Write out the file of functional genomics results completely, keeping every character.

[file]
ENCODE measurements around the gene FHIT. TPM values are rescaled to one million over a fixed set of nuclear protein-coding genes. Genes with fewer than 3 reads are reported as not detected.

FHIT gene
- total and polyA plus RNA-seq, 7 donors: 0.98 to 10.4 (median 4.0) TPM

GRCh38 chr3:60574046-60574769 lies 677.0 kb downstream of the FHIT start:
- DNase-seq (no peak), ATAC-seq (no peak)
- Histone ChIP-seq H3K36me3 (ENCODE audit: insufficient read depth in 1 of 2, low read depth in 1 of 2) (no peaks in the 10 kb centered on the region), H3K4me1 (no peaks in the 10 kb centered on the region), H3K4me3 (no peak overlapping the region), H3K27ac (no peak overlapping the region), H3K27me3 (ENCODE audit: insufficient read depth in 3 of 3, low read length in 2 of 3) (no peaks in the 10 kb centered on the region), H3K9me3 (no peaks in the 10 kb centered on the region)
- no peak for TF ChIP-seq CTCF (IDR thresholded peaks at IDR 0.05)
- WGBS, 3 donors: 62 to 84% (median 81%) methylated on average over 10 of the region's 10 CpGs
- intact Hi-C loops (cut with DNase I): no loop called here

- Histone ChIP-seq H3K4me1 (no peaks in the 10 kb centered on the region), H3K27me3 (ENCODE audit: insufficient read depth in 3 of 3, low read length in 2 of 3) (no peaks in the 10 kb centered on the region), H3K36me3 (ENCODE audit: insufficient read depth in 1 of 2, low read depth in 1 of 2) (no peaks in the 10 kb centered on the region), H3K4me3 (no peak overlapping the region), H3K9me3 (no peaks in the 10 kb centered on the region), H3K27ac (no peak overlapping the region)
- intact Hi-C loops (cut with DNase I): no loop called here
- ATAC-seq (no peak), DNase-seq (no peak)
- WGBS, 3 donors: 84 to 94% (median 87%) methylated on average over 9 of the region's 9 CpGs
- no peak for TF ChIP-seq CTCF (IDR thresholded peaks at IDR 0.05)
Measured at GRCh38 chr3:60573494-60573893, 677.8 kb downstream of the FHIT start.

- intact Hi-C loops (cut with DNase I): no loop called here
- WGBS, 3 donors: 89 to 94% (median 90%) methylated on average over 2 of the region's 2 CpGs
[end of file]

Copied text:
ENCODE measurements around the gene FHIT. TPM values are rescaled to one million over a fixed set of nuclear protein-coding genes. Genes with fewer than 3 reads are reported as not detected.

FHIT gene
- total and polyA plus RNA-seq, 7 donors: 0.98 to 10.4 (median 4.0) TPM

GRCh38 chr3:60574046-60574769 lies 677.0 kb downstream of the FHIT start:
- DNase-seq (no peak), ATAC-seq (no peak)
- Histone ChIP-seq H3K36me3 (ENCODE audit: insufficient read depth in 1 of 2, low read depth in 1 of 2) (no peaks in the 10 kb centered on the region), H3K4me1 (no peaks in the 10 kb centered on the region), H3K4me3 (no peak overlapping the region), H3K27ac (no peak overlapping the region), H3K27me3 (ENCODE audit: insufficient read depth in 3 of 3, low read length in 2 of 3) (no peaks in the 10 kb centered on the region), H3K9me3 (no peaks in the 10 kb centered on the region)
- no peak for TF ChIP-seq CTCF (IDR thresholded peaks at IDR 0.05)
- WGBS, 3 donors: 62 to 84% (median 81%) methylated on average over 10 of the region's 10 CpGs
- intact Hi-C loops (cut with DNase I): no loop called here

- Histone ChIP-seq H3K4me1 (no peaks in the 10 kb centered on the region), H3K27me3 (ENCODE audit: insufficient read depth in 3 of 3, low read length in 2 of 3) (no peaks in the 10 kb centered on the region), H3K36me3 (ENCODE audit: insufficient read depth in 1 of 2, low read depth in 1 of 2) (no peaks in the 10 kb centered on the region), H3K4me3 (no peak overlapping the region), H3K9me3 (no peaks in the 10 kb centered on the region), H3K27ac (no peak overlapping the region)
- intact Hi-C loops (cut with DNase I): no loop called here
- ATAC-seq (no peak), DNase-seq (no peak)
- WGBS, 3 donors: 84 to 94% (median 87%) methylated on average over 9 of the region's 9 CpGs
- no peak for TF ChIP-seq CTCF (IDR thresholded peaks at IDR 0.05)
Measured at GRCh38 chr3:60573494-60573893, 677.8 kb downstream of the FHIT start.

- intact Hi-C loops (cut with DNase I): no loop called here
- WGBS, 3 donors: 89 to 94% (median 90%) methylated on average over 2 of the region's 2 CpGs